i had never ever seen a word game like Spellirium, in which the Dictionary of fifty thousand-odd words is collectible and exposed to the player, AND collecting those words has some sort of bearing on gameplay – in Spellirium’s case, those words become your currency. To pull that off, the real trick was going to be organizing the UI (user interface) for the Dictionary in an enticing – not overwhelming – way.
Well, Mission Totally Failed during our first attempt, which we outline in the video. Based on that initial UI failure, we made the following critical changes to the Dictionary that you’ll find in the current version of Spellirium:
By default, the Dictionary filters by words you’ve already made. So the first time you open the Dictionary, you see it filled with words that you recognize, because you just finished building them in a challenge.
Instead of only two word states (“got it” and “don’t got it”), there are now four states: unseen, seen, owned, and spent. You can filter the Dictionary using any of those parameters for more or less granularity.
There’s a cheeky % complete counter at the bottom of the current dictionary, which usually says something like “0.0017% complete”. This is almost there to dissuade players from building all fifty thousand words because, come on … get a life.
There are two Cheeves in the game related to collecting words. One of them is called “You’re Almost There”, which rewards you for completing 2% of the Dictionary ;) The other one is for 100% completion, but it implores you NOT to achieve it, offers you no reward, and encourages you to get out and join a community group instead.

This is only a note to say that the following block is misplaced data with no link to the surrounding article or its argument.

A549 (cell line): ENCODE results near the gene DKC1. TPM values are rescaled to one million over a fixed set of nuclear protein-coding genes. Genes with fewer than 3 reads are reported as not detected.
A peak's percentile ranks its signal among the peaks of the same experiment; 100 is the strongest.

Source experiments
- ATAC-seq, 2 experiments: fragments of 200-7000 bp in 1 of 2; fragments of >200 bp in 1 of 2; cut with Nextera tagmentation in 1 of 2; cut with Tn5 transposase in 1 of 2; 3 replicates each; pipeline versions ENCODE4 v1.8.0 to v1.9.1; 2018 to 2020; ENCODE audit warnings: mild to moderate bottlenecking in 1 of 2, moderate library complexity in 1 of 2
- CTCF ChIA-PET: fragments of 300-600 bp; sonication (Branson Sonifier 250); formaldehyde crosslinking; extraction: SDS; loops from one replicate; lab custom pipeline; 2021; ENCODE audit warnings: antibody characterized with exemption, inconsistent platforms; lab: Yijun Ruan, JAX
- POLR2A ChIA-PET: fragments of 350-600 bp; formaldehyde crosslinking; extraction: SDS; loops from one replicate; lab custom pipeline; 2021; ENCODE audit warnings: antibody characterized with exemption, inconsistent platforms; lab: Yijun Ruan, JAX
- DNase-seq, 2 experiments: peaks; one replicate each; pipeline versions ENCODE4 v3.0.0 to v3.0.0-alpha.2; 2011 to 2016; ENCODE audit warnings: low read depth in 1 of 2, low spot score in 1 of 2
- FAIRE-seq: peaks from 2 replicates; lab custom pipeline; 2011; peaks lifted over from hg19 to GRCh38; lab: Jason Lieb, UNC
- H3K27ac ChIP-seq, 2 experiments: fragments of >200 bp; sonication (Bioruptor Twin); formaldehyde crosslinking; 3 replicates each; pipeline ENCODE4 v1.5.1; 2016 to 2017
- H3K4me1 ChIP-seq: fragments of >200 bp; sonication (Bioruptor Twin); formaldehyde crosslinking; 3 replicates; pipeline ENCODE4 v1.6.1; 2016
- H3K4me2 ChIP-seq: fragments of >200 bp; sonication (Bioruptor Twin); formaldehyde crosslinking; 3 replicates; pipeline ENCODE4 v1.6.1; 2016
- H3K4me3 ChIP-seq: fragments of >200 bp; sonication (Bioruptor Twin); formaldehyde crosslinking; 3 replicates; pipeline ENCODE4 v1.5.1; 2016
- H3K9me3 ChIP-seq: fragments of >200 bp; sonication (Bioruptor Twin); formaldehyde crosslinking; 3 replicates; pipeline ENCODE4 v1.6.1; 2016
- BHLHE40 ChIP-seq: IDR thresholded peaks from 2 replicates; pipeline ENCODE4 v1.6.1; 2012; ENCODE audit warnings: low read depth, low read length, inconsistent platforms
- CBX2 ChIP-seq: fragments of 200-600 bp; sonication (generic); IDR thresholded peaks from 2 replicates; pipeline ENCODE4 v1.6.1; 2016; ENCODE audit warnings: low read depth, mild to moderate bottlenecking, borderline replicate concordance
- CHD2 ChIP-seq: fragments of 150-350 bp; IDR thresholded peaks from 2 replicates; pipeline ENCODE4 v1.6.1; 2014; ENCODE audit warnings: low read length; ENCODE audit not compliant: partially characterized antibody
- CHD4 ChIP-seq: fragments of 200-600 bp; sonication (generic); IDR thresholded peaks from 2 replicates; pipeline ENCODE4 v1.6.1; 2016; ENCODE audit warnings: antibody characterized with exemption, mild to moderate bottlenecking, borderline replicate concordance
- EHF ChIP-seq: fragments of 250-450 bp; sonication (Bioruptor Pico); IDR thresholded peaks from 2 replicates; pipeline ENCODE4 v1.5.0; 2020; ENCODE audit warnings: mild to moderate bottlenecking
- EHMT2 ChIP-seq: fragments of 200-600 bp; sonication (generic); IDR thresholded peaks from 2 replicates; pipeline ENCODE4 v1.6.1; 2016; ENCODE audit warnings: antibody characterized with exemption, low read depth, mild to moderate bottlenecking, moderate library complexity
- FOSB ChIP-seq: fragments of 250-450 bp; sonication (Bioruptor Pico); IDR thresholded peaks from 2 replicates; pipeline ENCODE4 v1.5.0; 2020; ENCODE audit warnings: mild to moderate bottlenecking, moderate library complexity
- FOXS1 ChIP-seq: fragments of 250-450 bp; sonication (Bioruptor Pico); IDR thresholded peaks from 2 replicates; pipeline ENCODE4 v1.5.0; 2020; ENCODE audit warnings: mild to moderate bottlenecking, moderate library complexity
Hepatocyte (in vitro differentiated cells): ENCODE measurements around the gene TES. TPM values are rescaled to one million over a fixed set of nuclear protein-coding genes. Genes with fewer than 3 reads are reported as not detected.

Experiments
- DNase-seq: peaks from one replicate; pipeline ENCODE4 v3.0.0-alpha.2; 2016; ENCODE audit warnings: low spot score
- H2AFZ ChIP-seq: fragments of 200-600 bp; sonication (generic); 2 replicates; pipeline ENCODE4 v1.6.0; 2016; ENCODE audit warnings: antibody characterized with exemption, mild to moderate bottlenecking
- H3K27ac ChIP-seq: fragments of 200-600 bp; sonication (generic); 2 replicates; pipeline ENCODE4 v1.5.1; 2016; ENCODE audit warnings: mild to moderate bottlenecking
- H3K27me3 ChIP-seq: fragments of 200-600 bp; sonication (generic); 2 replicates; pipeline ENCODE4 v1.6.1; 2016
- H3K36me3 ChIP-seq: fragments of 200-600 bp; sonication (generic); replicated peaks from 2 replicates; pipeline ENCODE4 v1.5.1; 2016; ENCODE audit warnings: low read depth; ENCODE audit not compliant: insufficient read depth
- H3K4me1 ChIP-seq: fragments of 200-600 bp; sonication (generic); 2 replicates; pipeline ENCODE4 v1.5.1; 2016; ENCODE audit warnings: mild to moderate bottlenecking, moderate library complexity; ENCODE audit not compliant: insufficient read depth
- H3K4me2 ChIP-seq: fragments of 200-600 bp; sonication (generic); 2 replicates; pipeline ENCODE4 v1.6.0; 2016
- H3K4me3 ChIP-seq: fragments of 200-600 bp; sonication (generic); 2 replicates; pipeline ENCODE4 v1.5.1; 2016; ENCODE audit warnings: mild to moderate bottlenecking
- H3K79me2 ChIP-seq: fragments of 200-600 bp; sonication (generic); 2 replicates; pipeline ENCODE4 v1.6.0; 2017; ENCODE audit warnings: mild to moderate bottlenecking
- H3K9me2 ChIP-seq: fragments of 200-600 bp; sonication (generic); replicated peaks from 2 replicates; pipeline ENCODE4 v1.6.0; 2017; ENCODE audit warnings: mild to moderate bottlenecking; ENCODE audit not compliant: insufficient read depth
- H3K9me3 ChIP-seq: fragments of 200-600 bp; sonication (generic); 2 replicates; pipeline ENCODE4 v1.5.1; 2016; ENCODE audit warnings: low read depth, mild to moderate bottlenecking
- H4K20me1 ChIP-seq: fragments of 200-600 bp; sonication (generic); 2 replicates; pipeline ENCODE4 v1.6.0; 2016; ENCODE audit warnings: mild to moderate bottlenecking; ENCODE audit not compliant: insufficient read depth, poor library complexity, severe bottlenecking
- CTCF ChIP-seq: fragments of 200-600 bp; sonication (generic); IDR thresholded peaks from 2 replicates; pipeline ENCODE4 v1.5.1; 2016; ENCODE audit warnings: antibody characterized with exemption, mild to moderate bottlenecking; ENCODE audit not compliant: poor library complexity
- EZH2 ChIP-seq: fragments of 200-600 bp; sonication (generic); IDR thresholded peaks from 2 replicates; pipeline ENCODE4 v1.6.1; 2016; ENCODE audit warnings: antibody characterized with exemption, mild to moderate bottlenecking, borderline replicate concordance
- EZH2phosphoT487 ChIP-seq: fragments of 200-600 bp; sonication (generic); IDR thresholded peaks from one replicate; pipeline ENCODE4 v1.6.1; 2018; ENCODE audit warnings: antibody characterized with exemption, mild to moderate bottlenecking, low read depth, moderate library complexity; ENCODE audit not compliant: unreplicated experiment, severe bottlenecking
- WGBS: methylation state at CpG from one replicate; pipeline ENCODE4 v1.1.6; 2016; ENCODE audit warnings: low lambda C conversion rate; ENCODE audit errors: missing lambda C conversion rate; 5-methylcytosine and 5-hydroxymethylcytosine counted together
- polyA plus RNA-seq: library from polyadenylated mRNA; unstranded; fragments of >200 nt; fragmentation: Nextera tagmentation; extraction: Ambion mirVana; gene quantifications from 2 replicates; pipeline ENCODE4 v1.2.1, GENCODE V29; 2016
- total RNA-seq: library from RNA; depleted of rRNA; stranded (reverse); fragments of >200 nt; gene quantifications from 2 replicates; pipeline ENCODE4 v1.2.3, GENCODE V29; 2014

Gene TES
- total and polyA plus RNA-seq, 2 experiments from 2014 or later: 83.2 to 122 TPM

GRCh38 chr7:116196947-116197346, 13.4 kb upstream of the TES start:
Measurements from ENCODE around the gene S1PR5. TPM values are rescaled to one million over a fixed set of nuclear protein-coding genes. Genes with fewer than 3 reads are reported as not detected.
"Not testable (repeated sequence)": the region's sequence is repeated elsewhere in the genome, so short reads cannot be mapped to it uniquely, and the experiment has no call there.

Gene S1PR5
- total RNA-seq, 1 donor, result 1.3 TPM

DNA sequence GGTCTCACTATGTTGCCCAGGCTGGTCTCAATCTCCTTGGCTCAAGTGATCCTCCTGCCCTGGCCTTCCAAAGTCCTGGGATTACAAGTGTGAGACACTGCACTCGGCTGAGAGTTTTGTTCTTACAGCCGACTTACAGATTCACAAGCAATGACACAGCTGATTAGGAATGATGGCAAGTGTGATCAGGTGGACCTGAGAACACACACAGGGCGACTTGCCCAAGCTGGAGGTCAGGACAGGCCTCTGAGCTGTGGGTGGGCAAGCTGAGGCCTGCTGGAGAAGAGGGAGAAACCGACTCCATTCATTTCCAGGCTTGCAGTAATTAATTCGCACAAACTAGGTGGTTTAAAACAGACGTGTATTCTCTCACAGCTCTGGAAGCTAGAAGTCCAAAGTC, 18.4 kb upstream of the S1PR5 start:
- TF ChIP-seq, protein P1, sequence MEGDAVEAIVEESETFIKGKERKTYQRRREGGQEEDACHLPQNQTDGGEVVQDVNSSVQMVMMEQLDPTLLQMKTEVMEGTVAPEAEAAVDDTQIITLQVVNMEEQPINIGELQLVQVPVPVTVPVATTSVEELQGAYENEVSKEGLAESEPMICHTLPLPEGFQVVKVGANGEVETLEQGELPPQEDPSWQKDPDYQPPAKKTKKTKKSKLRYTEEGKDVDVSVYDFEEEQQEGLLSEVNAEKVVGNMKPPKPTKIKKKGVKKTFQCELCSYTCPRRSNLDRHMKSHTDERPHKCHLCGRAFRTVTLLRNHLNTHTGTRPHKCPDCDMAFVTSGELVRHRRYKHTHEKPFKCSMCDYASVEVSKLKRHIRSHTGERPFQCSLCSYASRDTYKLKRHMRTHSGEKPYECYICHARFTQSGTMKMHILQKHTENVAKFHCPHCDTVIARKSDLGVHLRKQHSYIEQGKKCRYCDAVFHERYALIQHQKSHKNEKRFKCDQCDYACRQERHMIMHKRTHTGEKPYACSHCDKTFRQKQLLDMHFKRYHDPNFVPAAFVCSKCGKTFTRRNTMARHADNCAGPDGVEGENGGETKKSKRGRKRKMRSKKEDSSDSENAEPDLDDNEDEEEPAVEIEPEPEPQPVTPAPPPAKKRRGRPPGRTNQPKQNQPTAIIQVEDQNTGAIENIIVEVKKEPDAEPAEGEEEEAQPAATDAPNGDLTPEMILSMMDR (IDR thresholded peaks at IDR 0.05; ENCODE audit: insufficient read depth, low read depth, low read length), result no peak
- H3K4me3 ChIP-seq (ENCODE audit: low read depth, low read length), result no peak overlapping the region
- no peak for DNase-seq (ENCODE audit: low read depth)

Spellirium’s third prototype is nearly identical to the mechanic the game presently uses. But the moment you tell a player not to go somewhere, that’s the first thing a player tries to do. It’s the Garden of Eden all over again. The limits of this prototype became very obvious very quickly.
In the video, i tease a fight i had with a fellow game dev. It’s actually not going to be mentioned in the very next video, but it is upcoming, so watch out for it!
Pokémon has a collectible compendium of creatures. Spellirium has a collectible Dictionary of words. Every original Pokémon teevee show ended with the Pokémon Rap. And what’s better than the Pokémon Rap? Practically everything.
Robby “the Doogs” Duguay is responsible for the bang-on musical homage, while you can thank Jon Remedios for the chorus that’ll stay in your brain far, far longer than you’ll want it to.
When i say that Spellirium is a cross between Loom and Boggle, i ain’t just whistling Dixie. Brian Moriarty’s adventure game masterpiece, which was so classy with its use of a Tchaikovsky soundtrack, remains one of my favourite games of all time.
It turns out, as i reveal in the video, that i didn’t rip off Loom as badly as i’d thought. And Lloyd Alexander, who looks in person every bit like Quentin Blake’s drawing of Roald Dahl’s The BFG (due to his other-worldly schnozz), liberally borrowed from Welsh mythology for his Prydain Chronicles.
One of the biggest gameplay innovations in Spellirium is that beyond including a certain word puzzle mechanic, each challenge and battle is actually a unique and distinct puzzle-within-a-puzzle. By “reading” the player’s actions in the puzzle grid, we end up with a number of data points including word length, colour, quality and direction. There are many more of course, but those are the basics.
The prototype i cover in this video represents our first proof-of-concept for Spellirium, where we actually give this puzzle-within-a-puzzle idea a whirl and see if players find it compelling. Thankfully, the game passed that test – which means we’ve got many more videos about the ensuing five years of game development to share with you!